By Dan Bernstein--
It was strange for the inveterate sports consumer yesterday, as we faced our first Sunday since the summer without NFL football. I kept checking my watch throughout the morning out of habit, counting down to a kickoff that wouldn't be.
Like an amputee feeling phantom sensations from the missing limb, I floated through the day feeling like I should be turning the TV on – picking up the remote every once in a while, only to set it down unused.
Books, crosswords, third-grade science test prep and internet news updates from Cairo eventually gave way, however, to the NHL All-star game.
That had to have set some kind of unofficial record for the speed at which novelty wears off. I lasted all of a period before feeling like an idiot for bothering. Skilled players scrimmaged half-assedly through and endless parade of odd-man rushes and 21 goals. I didn't know who half the players were, and they all seemed to be wearing the same uniform number. I think one of the goalies was talking on the air while playing.
Part of me knew the NFL's Pro Bowl was on later, but I truly forgot to watch. I have not seen a down of that game since I was a little kid counting Bears, because it just makes you crave actual football even more. Millionaires convene in Hawaii to drink, then waltz around for a few hours in an apparent effort to squeeze in just a little more potential brain damage before the off-season.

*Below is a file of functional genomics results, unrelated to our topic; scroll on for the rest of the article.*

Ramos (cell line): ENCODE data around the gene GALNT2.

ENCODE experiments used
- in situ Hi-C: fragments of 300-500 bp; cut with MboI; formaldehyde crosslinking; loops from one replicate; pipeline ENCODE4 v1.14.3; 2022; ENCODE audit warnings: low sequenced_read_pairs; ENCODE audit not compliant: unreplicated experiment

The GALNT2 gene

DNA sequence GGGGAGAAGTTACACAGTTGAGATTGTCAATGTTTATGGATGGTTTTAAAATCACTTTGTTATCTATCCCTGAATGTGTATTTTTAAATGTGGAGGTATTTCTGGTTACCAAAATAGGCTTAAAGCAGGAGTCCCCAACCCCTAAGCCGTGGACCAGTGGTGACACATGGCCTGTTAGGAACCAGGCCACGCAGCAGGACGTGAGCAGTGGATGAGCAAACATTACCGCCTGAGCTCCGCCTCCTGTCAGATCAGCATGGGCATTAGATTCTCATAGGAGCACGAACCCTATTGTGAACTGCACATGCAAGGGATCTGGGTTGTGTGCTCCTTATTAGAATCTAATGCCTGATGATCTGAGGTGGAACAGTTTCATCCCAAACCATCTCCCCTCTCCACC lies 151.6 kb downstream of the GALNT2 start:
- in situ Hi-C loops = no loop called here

Hockey, football and basketball are true team sports where defense and toughness win titles and define identities. Seeing great players engaged in a lesser version of the game is pointless and unfulfilling. Only baseball is able to retain any actual quality, and even MLB needed artifice to give fans a vested interest in the action or the outcome.
These affairs, I have realized, relate to me exactly as does cotton candy. Every once in a while (usually at a baseball game or local carnival), the freshly-spun cloud of sugar looks good. So I get it, indulging a whim, knowing I'll end up handing it to the kids after a couple bites. Which always happens, because cotton candy is pointless, unfulfilling, and pretty much sucks.
The only difference is that the NHL and NBA All-Star games and the Pro Bowl don't leave me with a blue tongue and my fingers stuck together. At least I don't think they do.
There must be enough who disagree with me to keep these events going. The viewership must be high enough, the tickets and merchandise selling well enough, and the leagues' data showing a net positive for marketing, exposure and brand-building, if not just profit.
You can have them.
All it took was one Sunday without our comically-overwrought Bears emotion to make me appreciate it.
Dan Bernstein has been the co-host of "Boers and Bernstein" since 1999. He joined the station as a reporter/anchor in 1995. The Boers and Bernstein Show airs every weekday from 1PM to 6PM on The Score, 670AM.
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